Tuesday, 10 June 2008

Taking Advantage

When you run a moth trap a quick look at the vegetation around the trap demonstrated how many moths get attracted to the light but don't come in the trap.

After I'd been through my traps and filled in my notebook I had a sit down with a cup of tea to watch the activity of the birds in the garden. One of the male blackbirds that spend a lot of time on the lawn came down and took no notice of me. It was really intent on the movements in the grass and soon it extracted a Peppered Moth.

A Song Thrush came and sat on one of the wooden arches and seemed to be watching the progress of the Blackbird.
Even the heavy weight Wood Pigeon preening in the Ash tree seemed to be taking an interest in the Blackbirds moth safari.

The Blackbird went round the lawn and collected a few more moths. I recognised a Heart and Dart being dismantled and there were several others. I didn't know whether I should feel guilty for attracting these moths to there early demise or pleased that I'd helped the Blackbird find some nice nutritious protein for his youngsters. Most of the moths had probably already done their duty and few live more than a few days anyway.

The Song Thrush joined the Blackbird on the lawn, but seemed more interested in worms than moths. I was disappointed in the Thrush. We've go enough snails in the garden to keep him fully occupied, and not only would I like a picture of him at work on his anvil but worms are a friend not a foe.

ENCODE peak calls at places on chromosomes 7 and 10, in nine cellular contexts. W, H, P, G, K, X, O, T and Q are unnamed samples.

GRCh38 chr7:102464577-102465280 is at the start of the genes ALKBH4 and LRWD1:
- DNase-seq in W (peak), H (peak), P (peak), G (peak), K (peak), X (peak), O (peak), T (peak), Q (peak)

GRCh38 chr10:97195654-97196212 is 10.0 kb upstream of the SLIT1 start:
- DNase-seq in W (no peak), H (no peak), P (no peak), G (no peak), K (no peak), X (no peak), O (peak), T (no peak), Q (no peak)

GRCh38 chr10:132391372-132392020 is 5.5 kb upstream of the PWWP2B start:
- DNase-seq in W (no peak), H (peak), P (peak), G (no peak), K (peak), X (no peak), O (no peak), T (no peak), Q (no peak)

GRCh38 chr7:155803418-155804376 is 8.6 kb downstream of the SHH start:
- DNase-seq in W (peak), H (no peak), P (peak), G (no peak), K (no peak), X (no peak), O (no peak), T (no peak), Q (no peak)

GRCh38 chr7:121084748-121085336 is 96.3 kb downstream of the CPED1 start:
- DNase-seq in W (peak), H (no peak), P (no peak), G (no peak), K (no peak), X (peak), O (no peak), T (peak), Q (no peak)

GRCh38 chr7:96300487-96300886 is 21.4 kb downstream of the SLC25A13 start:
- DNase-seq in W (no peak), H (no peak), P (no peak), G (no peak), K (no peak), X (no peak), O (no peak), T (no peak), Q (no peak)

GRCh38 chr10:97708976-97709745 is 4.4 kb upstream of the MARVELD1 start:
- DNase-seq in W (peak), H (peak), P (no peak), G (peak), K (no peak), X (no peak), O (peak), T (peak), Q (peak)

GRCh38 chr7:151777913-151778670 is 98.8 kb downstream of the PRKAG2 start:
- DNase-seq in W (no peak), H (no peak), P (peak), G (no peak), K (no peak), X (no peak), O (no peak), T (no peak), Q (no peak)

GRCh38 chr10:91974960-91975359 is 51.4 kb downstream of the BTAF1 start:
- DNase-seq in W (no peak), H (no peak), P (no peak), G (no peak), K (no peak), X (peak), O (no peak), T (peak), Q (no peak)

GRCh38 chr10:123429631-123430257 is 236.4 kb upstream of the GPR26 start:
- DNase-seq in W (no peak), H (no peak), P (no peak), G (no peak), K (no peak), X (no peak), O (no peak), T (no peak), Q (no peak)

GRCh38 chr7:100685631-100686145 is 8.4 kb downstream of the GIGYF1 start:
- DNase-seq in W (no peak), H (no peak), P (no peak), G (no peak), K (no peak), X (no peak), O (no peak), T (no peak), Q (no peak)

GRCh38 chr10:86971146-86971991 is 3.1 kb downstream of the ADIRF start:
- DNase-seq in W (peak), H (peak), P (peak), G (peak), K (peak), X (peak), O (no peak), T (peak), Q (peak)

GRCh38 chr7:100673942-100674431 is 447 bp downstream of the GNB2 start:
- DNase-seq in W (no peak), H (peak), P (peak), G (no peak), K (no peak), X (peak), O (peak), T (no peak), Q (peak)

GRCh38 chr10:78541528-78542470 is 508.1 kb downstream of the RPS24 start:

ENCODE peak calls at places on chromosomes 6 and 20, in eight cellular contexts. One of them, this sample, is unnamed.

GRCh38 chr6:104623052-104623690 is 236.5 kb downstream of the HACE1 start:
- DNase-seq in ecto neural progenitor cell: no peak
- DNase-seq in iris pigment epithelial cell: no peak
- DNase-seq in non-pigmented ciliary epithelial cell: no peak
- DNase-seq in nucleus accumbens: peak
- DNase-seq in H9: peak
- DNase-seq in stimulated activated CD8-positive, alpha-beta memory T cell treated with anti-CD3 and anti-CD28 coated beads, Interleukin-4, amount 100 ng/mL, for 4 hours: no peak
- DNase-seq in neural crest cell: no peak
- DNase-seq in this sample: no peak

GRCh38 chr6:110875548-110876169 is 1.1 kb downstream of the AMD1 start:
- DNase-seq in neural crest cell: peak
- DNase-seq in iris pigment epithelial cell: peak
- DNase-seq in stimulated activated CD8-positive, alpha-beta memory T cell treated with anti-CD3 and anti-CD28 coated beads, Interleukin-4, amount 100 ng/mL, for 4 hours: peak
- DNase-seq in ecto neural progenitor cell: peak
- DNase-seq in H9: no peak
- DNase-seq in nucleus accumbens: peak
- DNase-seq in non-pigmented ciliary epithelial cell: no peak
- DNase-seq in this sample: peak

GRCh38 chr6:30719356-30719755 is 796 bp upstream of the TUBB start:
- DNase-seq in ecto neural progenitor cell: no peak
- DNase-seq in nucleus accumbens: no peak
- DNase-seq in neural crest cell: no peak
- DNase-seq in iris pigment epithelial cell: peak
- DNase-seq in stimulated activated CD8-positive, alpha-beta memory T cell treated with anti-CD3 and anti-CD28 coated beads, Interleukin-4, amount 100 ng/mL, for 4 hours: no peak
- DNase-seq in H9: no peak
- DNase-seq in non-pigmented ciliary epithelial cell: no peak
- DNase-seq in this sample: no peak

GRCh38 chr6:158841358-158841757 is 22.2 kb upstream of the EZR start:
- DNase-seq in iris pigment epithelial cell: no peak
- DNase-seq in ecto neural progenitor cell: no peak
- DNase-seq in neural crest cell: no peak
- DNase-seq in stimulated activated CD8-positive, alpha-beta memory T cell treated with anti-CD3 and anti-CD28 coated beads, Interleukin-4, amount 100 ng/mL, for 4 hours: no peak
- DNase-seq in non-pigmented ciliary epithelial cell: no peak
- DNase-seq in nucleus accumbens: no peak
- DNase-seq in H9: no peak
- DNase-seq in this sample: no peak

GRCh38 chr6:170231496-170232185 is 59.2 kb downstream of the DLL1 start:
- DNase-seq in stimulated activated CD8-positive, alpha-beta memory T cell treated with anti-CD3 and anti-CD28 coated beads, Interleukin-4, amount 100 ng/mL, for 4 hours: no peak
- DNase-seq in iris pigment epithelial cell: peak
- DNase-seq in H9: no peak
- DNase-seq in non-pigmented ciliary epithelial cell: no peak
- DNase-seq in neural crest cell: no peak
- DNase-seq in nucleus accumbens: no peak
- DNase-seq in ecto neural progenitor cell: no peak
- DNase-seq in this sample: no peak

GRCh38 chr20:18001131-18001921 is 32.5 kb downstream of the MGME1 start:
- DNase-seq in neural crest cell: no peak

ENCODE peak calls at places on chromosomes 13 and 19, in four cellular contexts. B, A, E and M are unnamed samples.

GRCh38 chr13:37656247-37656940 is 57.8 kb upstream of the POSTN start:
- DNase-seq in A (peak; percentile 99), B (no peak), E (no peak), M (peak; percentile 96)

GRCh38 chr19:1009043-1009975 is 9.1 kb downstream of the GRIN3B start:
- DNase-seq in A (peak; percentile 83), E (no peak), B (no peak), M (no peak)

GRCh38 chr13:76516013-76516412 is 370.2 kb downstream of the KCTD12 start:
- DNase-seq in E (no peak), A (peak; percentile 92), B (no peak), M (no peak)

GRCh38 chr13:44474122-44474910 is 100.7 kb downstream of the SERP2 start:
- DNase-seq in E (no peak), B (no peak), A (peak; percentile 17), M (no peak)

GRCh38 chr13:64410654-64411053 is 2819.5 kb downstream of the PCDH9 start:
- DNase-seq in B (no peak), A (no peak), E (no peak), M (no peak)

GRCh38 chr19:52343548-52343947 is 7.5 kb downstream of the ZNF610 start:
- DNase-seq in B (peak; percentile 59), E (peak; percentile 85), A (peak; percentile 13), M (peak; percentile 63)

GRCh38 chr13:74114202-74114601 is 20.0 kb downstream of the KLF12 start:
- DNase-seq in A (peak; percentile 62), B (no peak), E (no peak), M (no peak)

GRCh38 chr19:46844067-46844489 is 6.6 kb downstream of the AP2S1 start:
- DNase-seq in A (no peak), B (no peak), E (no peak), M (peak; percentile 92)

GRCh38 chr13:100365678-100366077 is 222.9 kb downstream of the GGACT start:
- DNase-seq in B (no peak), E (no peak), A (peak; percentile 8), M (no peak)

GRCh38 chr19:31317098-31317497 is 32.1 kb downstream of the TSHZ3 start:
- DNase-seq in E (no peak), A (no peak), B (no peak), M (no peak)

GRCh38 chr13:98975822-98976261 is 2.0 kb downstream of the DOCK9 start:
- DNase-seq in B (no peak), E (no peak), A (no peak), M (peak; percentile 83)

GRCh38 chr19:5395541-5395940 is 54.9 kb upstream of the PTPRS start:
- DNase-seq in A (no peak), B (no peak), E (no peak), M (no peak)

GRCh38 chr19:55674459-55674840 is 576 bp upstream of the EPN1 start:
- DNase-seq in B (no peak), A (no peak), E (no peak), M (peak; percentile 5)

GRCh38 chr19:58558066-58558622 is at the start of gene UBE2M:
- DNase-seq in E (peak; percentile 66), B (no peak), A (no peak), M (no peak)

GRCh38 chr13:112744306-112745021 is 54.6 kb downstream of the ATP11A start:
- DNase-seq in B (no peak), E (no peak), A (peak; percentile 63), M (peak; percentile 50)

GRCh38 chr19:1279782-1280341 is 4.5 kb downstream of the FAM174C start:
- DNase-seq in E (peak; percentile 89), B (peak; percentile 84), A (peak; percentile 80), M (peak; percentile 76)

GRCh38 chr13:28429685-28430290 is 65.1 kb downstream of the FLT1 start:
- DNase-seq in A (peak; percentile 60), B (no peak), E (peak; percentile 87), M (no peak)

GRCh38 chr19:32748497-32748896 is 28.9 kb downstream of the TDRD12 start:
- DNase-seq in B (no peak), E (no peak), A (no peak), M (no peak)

Moths. A few more interesting moths last night with a Lime Hawk-moth and an Iron Prominent new for the year. The were also a few Silver Y's and since these are migrants they might be the vanguard of a more interesting movement.

Birds John Kirby sent me a great photograph of an Osprey that was forced to land in a garden in the Droveway by mobbing Crows and Magpies, on Saturday. I imagine that it was a tired migrant, having crossed the channel. Birds of prey rely on thermals to get the lift they need when flying and are reluctant to cross the sea. When they do they are quite vulnerable and often attacked by gulls and Crows. The photograph that John took is very impressive and is on the Bockhill page of the Kent Ornithological Society. Click on the word Osprey to see it, and more local bird news.


Josh Jenkins Shaw said...

Cracking shots! I'm still waiting for a new bulb for my trap so hopefully should be getting some moths at the weekend, did find a Garden Carpet last night though, great shots of the Common spotted orchids, i saw one today, loveley things!

Simon said...

Brilliant photos Tony.